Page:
Also in the Despeñaperros area
In 1212 the Christians fought the Muslim Almohads in the battle of las Navas de Tolosa. This was an important step in the re-conquest.
Important archeological remains within the park are at the Muñecos cave in Santa Elena which contains extremely valuable Neolithic sculptures. In the Las Vacas del Retamoso ancient cave paintings can be viewed.
This protected area is also outstanding for its rich cultural heritage, with some twenty major prehistoric remains. Interesting examples are the Tabla de Pochico panel of rock art, on La Cimbarra Hill, and those at Monuera and Desesperada. Valuable examples of prehistoric art have been found at these sites, and they have received the UNESCO World Heritage designation as a result.
Centro de Visitantes: Llano de las Américas Address: Ctra. JA-7102 Santa Elena – Miranda del Rey, km 2.
The interpretative material on display highlights some of their most emblematic places to visit and there are knowledgable staff on site who can provide visitors with any information you may need so that you can get the best out of a visit to the area
The Sierra de Andujar natural park lays in the central part of the Sierra Morena and is a semi-mountainous area with peaks ranging between 500 to 1290m, the highest peak being Burcio del Pino.
The densely wooded areas maintain their natural Mediterranean vegetation. The northern edge borders with Ciudad Real, a province of Castilla la Mancha. To the west is the Cardeña y Montoro natural park, the two parks only being separated by the river Yeguas. There are two reservoirs in the eastern side of the park, Embalse del Jándula and Embalse El Encinarejo.
There are also two game hunting reserves that connect with the parks borders.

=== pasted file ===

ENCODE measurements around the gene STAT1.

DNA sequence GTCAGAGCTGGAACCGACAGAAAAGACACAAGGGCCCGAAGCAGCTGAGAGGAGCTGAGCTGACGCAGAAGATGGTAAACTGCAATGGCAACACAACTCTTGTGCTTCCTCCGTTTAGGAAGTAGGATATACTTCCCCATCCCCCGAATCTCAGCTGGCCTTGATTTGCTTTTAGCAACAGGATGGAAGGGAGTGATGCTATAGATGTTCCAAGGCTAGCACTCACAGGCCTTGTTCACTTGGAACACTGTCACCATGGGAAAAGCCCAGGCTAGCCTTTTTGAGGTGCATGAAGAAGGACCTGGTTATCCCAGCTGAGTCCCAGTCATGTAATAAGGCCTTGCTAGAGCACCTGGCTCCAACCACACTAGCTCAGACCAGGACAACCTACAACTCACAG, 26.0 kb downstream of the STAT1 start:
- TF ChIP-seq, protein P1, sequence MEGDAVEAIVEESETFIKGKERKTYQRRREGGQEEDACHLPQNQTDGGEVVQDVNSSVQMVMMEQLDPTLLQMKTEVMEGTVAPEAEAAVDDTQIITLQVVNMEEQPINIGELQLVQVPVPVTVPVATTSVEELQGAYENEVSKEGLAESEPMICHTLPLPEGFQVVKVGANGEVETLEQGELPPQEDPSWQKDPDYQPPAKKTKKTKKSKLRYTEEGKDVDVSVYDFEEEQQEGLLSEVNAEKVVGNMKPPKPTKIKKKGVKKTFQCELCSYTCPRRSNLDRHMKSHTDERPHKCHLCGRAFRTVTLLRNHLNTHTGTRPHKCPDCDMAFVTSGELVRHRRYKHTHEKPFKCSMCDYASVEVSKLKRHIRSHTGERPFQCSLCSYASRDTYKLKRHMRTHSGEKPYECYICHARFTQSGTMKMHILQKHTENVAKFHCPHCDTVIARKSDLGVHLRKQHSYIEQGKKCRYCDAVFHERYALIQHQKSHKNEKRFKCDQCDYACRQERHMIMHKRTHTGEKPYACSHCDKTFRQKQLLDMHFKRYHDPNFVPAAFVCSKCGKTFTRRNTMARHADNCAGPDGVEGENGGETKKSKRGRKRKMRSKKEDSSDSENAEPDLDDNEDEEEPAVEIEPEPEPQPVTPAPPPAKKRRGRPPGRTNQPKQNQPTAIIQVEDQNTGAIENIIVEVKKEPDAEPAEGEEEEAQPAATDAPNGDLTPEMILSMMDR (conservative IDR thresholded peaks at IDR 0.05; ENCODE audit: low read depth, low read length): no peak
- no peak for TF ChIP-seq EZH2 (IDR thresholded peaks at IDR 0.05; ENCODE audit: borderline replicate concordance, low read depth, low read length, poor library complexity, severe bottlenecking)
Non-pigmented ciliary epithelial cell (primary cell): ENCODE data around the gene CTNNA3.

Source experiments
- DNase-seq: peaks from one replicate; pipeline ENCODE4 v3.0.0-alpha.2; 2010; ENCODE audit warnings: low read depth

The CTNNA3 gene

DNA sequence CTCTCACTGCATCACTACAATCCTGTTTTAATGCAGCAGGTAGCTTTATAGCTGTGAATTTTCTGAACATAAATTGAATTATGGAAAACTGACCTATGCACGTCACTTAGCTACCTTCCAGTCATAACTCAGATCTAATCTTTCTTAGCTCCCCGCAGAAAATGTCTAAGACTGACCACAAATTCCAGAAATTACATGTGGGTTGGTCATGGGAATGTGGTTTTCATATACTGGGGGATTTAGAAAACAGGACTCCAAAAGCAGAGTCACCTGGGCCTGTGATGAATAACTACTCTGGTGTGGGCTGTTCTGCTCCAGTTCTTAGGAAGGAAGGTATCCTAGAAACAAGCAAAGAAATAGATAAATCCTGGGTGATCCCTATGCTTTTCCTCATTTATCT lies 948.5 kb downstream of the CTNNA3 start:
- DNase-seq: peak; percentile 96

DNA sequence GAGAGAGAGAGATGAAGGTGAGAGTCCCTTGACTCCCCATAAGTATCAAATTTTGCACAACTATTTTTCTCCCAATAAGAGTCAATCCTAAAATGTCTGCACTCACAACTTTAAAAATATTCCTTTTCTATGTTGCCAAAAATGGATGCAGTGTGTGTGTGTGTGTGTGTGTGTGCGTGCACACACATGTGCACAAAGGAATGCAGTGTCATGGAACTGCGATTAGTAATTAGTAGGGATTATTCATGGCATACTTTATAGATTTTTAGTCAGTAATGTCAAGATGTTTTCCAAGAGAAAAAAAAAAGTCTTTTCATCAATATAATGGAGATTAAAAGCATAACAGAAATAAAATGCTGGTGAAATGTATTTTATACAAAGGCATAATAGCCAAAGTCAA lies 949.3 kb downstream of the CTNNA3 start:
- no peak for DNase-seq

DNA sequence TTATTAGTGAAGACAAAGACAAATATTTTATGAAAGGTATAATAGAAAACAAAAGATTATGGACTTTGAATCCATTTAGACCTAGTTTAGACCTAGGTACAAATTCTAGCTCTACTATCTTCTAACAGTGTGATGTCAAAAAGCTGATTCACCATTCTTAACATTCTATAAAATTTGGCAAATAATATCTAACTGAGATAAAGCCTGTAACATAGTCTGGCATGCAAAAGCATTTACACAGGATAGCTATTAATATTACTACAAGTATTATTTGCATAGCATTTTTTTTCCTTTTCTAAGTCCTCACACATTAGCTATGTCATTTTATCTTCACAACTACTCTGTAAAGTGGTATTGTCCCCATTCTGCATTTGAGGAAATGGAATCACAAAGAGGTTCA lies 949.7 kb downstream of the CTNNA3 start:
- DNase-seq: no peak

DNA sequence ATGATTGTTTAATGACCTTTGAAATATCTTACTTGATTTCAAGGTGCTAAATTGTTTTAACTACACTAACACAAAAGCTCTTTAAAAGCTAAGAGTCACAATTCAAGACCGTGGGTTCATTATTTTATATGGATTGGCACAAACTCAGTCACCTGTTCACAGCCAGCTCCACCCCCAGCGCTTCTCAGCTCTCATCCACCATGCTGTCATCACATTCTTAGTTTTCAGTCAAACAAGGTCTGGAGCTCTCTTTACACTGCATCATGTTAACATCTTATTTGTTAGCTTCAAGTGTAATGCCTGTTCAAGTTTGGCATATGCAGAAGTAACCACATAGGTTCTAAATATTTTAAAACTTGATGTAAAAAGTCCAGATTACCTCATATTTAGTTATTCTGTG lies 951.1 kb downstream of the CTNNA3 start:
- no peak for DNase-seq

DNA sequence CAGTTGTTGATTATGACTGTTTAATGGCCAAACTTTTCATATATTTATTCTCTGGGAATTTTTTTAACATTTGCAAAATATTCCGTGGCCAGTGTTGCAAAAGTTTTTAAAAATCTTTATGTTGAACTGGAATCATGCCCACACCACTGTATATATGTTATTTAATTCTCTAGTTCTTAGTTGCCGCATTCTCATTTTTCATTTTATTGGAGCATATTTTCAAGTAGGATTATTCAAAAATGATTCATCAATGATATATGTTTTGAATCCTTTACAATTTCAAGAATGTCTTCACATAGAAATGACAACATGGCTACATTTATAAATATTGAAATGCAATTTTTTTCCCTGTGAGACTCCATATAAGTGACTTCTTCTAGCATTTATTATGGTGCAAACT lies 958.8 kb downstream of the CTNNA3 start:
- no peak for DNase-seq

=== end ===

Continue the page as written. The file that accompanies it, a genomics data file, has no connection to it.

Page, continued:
The park holds four threatened species, Pardel lynx, Wolf, Imperial eagle and Black vulture.
Holm (Quercus ilex) Gall (Q. faginea) and Cork oaks (Q. suber) with a natural thicket of Strawberry trees (Arbutus unedo), Lentisc (Pistacia lentiscus), Myrtle (Myrtus communis), Wild olives (Olea europaea subsp. oleaster), Kermes oak (Quercus coccifera), Thyme, Rosemary (Rosmarinus officinalis) and Calamint (Calamintha nepeta) form the native undisturbed Mediterranean tapestry. The Sierra Quintana has an excellent area of Atlantic oak woodland (Quercus atlantica).
Willows, Poplars, Oleanders and Alder trees are part of the selection seen on the rivers banks. Stone pines (Pinus pinea) also form important woodlands here and edible pine kernels are still harvested in this area.
There are several unusual plants in the park to note, such as Frangula alnus subsp. baetica, Digitalis purpurea subsp. heywoodii, Coincya longirostra and Jasione crispa subsp. Mariana.
Finda a place to stay in the Sierra de Andujar
This is one of the few remaining habitats where the endangered Pardel lynx and Wolf can roam.
If you are really interested in seeing Iberian lynx then get in touch with Mick Richardson for Granada Wildlife.
Important species for game hunting in the area are the Wild boar, Mouflon, Red, Fallow and Roe deer. Mongoose, Remember that hunting is strictly controlled in this area and is a part of the conservation strategy for thenatural park
Wild cat and Fox are amongst the nocturnal mammals with elusive Otters on the river banks.
At the high rocky crags to the north of the park are Griffon and Egyptian vultures, Golden and Imperial eagle plus Red-billed chough. There are Azure-winged magpies and near to the water are Golden orioles, Nightingale, Purple and Grey herons.
Also in the area
The town of Andújar, south of the park, has a Roman bridge of 15 arches spanning the Guadalquivir river.
There are wonderful views from the 13thC sanctuary built on a towering crag, La Virgen de la Cabeza. There is a pilgrimage which makes its way to the sanctuary from Andújar on the last Sunday of April each year. “La Romería de la Virgen de la Cabeza” is the largest festival of Andújar with around half a million participants.
The Viñas de Peñallana visitor centre is at the entrance to the Nature Park is on the J5010 Andújar-Santuario Virgen de la Cabeza road.
It offers visitors an introduction to the different types of landscape to be found in the area and to the numerous animal species they support.
The Iberian lynx is perhaps the Park’s most emblematic species. Visitors can follow its tracks to discover its habitat and learn about its behaviour and about the problems which have made it the most threatened species of feline on Earth.
The centre also provides information about the lifestyles and history of the Park’s human inhabitants, explaining how their respectful exploitation of the area’s natural resources has contributed towards the conservation of important environments in places like the Sierras de Andújar.